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Right to Record–Recording in Public Meetings is a Right in Arkansas

April 3rd, 2012 by Alicia Calzada and tagged , , , , , , , ,

The Attorney General in Arkansas issued an opinion letter ruling on Monday confirming that a city council in the state did not have the right to ban video recordings of public meetings.

The Associated Press is reporting that the White River Current newspaper sought an official opinion from the AG’s office after the local city council in Calico Rock banned recordings from its meetings. The newspaper had posted council meeting videos on YouTube.

Three questions were posed to the AG, including

1) whether or not the Arkansas Freedom of Information Act granted citizens a right to make a video recording of a public meeting of elected officials?

A: Yes.

2) whether a claim that recording is “disruptive” because a council member is uncomfortable being recorded, sufficient reason to ban recording.

A: No.

3) whether or not the First Amendment to the U.S. Constitution grants citizens the right to record public officials in performance of their duties.

A: No- the First Amendment does not grant peopel the right to make a tape recording of a public meeting.

In an eleven page opinion, the AG said, in summary:

When one reads the FOIA broadly to foster greater openness and more disclosure—as we are required to do—I believe there are good grounds to conclude that our FOIA affords persons the right to videotape a public meeting. According to my research, this also accords with the law in the overwhelming majority of states. But, in response to your second question, the right to videotape a public meeting is subject to the public body’s reasonable regulation. While such regulation cannot ban videotaping, the regulation can ensure that the activity is done in a manner that does not disrupt the meeting. In my view, the mere fact that a member of the public body is uncomfortable being filmed is not a sufficient reason to ban the videotaping. When it comes to videotaping public meetings, the FOIA appears to give greater rights than does the First Amendment to the U.S. Constitution because—in response to your third question—the amendment does not give people a right to videotape public proceedings.

The opinion is loaded with interesting case law and citations to various state FOI decisions. See in particular footnotes on page 3, for an analysis of various states and the right to record public meetings, with citations to rules expressly permitting recording in Indiana, South Carolina and Kentucky. The opinion can be found at this link.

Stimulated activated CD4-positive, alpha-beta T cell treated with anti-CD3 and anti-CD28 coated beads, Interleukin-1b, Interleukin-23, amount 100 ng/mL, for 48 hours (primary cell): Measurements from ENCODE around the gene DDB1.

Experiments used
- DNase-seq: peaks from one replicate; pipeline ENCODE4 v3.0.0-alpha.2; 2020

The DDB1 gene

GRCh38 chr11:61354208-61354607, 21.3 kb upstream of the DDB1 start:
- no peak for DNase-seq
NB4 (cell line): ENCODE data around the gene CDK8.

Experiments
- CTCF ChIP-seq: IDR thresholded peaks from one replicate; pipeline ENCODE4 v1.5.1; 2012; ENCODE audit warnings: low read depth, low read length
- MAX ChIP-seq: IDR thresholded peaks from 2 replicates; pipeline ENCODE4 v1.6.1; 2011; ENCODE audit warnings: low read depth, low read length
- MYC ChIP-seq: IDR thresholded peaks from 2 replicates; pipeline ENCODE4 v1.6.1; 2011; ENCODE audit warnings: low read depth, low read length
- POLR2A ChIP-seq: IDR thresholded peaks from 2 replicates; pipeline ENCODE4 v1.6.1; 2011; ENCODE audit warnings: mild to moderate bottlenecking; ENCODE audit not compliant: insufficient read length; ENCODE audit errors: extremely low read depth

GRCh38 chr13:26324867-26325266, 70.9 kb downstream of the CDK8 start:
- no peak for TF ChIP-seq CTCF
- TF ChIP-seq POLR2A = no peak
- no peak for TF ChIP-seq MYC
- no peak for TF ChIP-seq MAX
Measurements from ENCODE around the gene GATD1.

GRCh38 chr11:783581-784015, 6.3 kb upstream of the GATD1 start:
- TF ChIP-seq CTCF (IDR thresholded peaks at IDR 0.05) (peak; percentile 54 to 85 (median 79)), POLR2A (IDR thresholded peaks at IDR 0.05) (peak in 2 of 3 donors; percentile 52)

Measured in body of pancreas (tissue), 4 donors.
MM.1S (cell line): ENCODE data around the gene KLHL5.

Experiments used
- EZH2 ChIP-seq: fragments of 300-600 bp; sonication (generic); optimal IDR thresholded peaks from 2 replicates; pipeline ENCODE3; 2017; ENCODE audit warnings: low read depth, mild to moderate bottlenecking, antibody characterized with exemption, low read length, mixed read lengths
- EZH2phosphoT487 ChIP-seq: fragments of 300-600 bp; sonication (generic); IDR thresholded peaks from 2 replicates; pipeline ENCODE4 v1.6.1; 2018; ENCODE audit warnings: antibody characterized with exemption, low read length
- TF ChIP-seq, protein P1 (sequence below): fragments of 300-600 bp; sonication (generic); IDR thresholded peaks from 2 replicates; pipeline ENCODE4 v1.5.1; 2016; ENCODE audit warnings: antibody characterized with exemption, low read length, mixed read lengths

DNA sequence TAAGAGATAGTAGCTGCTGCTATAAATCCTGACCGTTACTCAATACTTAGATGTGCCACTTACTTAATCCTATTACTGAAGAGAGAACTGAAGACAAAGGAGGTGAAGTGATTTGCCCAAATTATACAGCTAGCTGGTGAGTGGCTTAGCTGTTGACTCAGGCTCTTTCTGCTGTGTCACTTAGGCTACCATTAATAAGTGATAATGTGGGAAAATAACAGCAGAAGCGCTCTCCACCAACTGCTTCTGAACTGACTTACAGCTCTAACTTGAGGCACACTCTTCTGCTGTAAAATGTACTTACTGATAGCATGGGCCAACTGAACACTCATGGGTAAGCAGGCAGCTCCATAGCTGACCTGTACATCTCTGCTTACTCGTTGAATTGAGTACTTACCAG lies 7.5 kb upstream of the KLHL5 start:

Posted in Access, blogging, broadcasting, First Amendment, News Photography, Newsgathering, photographers, Photographers' Rights, photojournalism, Public Forum, Public Photography, Reasonable Expectation of Privacy, Recording, Regulations limiting photography | No Comments »

Florida Prosecutor Drops Charges Against NPPA Member; Lawsuit Filed

March 30th, 2012 by Mickey Osterreicher

In January of this year Stephen Horrigan, an NPPA member was charged with felony eavesdropping and misdemeanor obstruction for using his cellphone to record a traffic stop by police officers in North Port, Florida. Horrigan came out of his nearby home to see what was going on and determine the newsworthiness of the situation. For doing nothing more than that, as he stood with other members of the public, he ended up spending a night in jail while facing a five year prison term if convicted on the eavesdropping charge. Adding insult to injury the police seized his phone as “evidence” and held it until recently.

On January 30. 2012 NPPA sent a letter to North Port Police Chief Kevin Vespia, strongly objecting to “the treatment and arrest of NPPA member and freelance photojournalist Stephen P. Horrigan.” The letter went on to state “in addition to the arrest, the fact that Mr. Horrigan’s camera was unlawfully seized is also extremely troubling. We believe that his video of the incident will show that officers acted in an arbitrary, capricious and unprofessional manner and appeared to have no concept of the First and Fourth Amendment rights granted under the United States Constitutions as well as similar protections provided by Florida law.” The letter concluded with the request “that the charges against Mr. Horrigan be immediately dropped; that his equipment and any recordings made by him be immediately returned; and that this incident be fully investigated. We further request that your department immediately issue orders directing officers to cease such activity and also that your department implement revised training for all officers regarding these matters.”

This case was covered extensively in the press by Billy Cox of the Sarasota Herald-Tribune and Carlos Miller of Photography is Not a Crime. As a justification for trampling on the rights of a citizen they produced a Probable Cause Affidavit and also referred to “a legal guideline that our officers have read and discussed during roll call. The issue here is not the video portion but the audio portion. This is the current guideline we use for cases like these. The guideline was issued by the legal counsel of the Palm Beach County Sheriff’s Office and permission was granted for distribution,” according to North Port Police Captain Robert Estrada, in an email.

After reviewing that “January 2010 North Port Police Bulletin #10-12” along with a Law Enforcement News Letter the NPPA sent a scathing email back to Captain Estrada and Chief Vespia citing cases and correcting the misinformation provided in the bulletin concerning the circumstances under which there may and may not be a “reasonable expectation of privacy.” Although there had been some positive dialogue between NPPA and the North Port Police there was no response to the email or even acknowledgement that it had been received.